Larry is a raccoon that was born in captivity. He
was born Late March 2004, I bought him May 2004.
I raised Larry
with my fox Daryl. Both got along great and played
together. Larry is still great friends with Daryl.
Larry not only got along with my fox Daryl, he also
loves my dogs. As Larry was growing up, he was very
trusting and still is. He played with all the dogs
I had at that time. Unfortunately the dogs he grew up
with are now deceased (most from old age). He now has
two female coonhounds he plays with.
Larry has never bit me or even attempted to. He is a
very calm raccoon. However, this don't mean that all
raccoons are this calm. Larry has a lot of
activity daily that helps keep him calm.
However, when he was young, he use to open cupboards,
refrigerator and almost anything with a handle. Seems
curiosity is part of a raccoons nature. As Larry got older,
the calmer he got. Sometimes he will just sit on
the couch and watch TV for hours. But, I believe
some of his calmness is due to his daily activity and
the fact he was bred in captivity.
Larry has his own room with plenty of hiding places, and
a doggie door that goes to his 10x20 pen. His pen has a
tall tower which he loves to climb. He also has
run of most of the house, but, he is kept in his
room/pen at night. He shares the room/pen with
another raccoon and three foxes.
Larry will give me "nose kiss" (he puts his nose to my
lips) on command.
He understands many words, especially the word "no"
The picture to the right is Larry playing with my yellow
lab dog I had back then. It really surprised me
how well all my dogs was so gentle with him.
I have many more pictures of Larry in his photo gallery.
Larry seemed to like getting his picture taken. I have a
ton of "Larry pictures" with more to be added in the
picture to the left is Larry and Daryl playing when they
Now that they are older, they don't play as much as they
did then, but, will
still nap near each other. Sometimes I see Larry
Even though Larry has two other foxes and another
raccoon, his preference is still to be with Daryl.
The picture to the right is of Larry and
Anna (bluetick coonhound).
He plays well with her. Larry gets along with just about
This picture was taken 2008.
You will see many of Larry's pictures in his photo
gallery. I have them sorted by year.
is a real classic of Larry. When he was younger, he took
over my hall cupboard.
I use to keep sheets and towels in it,
he decided he
wanted this cupboard, he would throw everything out.
Eventually, I gave up and let him have the cupboard.
The picture to the left is an odd sleeping position.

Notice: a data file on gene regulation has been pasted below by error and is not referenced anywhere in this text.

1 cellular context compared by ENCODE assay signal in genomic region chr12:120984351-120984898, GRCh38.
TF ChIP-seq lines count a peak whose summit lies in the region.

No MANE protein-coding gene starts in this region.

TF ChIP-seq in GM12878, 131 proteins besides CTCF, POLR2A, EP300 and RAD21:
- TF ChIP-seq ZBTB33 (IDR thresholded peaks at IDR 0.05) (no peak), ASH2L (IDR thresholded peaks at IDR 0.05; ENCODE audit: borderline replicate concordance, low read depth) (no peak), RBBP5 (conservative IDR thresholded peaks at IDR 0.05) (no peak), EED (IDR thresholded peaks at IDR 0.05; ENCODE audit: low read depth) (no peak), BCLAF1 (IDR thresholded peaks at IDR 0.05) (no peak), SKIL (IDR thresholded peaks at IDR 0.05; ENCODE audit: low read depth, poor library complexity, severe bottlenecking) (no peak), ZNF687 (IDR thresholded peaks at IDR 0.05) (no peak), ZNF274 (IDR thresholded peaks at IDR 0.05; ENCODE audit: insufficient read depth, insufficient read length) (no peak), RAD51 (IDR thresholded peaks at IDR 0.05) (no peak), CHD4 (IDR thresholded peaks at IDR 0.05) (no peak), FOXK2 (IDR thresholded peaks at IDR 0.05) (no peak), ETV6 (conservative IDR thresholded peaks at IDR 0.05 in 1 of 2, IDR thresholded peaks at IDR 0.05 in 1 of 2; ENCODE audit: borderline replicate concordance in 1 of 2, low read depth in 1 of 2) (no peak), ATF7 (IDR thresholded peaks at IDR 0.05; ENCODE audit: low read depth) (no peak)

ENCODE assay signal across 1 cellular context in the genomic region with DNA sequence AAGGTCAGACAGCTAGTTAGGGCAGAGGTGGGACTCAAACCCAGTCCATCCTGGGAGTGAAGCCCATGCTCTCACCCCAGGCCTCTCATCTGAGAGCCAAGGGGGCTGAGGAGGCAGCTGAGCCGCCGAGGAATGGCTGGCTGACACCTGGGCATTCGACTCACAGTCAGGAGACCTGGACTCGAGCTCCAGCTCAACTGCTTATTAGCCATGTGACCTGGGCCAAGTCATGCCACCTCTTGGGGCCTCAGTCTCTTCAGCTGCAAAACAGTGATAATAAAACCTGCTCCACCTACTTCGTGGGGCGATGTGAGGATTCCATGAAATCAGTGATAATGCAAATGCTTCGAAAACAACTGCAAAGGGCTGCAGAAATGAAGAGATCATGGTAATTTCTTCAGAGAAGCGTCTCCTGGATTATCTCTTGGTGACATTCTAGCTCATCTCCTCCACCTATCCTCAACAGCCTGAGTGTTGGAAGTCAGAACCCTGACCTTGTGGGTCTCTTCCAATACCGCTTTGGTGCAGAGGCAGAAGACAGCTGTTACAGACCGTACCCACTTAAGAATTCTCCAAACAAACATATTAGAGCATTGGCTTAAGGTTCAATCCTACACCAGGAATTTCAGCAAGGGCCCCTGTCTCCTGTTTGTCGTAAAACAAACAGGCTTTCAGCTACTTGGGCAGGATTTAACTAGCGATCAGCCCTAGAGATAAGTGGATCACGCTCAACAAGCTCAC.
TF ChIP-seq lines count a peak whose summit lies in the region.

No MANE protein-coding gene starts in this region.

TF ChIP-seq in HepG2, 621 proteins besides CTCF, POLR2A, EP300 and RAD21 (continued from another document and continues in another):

Don't know how he can be comfortable, but, he apparently
was. It is strange, because generally when
raccoons sleep, they sleep with their head tucked under.
Larry was very easy to litter train. Most raccoons are
pretty good about using a litter box. However, I have
heard of some owners that had a more difficult time.
I use those black cement mixing pans for their litter
Line it with newspaper and a thin layer of cat litter.
It is best to have more than one litter pan, especially
when they are young.
Larry's favorite food is live fish and for treats he
loves worthers hard candy. He don't get this everyday.
His basic diet is chicken, dry cat food, can cat food.
He also loves marshmallows.
DO RACCOONS MAKE GOOD PETS?
Raccoons can make good pets, as long as they are
understood and cared for properly.
It is extremely important to have a raccoon neutered or
spayed by 6-11 months. Otherwise, you will have an
aggressive raccoon. It is best to get a raccoon that is
still on the bottle. This makes bonding better.
It is very crucial to spend as much time with a raccoon,
especially when young. DO NOT play bite with a raccoon.
Raccoons, as most animals, do not understand that play
biting can hurt a human. You can use a stuffed
animal if you let your raccoon play bite with you.
Even though raccoons are said to be nocturnal animals, some
can reverse their nocturnal instinct somewhat.
Raccoons are definitely not for everyone. They
need special care, understanding and extensive research
should be done prior to buying one. They should
have a pen, they like the outdoors, and prefer to
sleep/nap in hiding places.
Raccoons can be kept inside, but, the best of both
worlds are the best.
Raccoons can be destructive and like to explore new
places. A closed door/cupboard can entice a
raccoon for discovery. Most will climb on counters,
drapes and scratch at doors. Some are worse than
others. Depends on their daily activity. As with
most animals, "a bored raccoon is a bad raccoon"
As with most exotic animals, raccoons are not like
dogs or cats. Therefore, they should not be handled like
a cat or a dog. Every state is different when it
comes to the legality of owning a raccoon. it is best to
check with your state first. Also most states do
NOT allow any animal taken from the wild. So
please do not attempt to get a raccoon from the wild.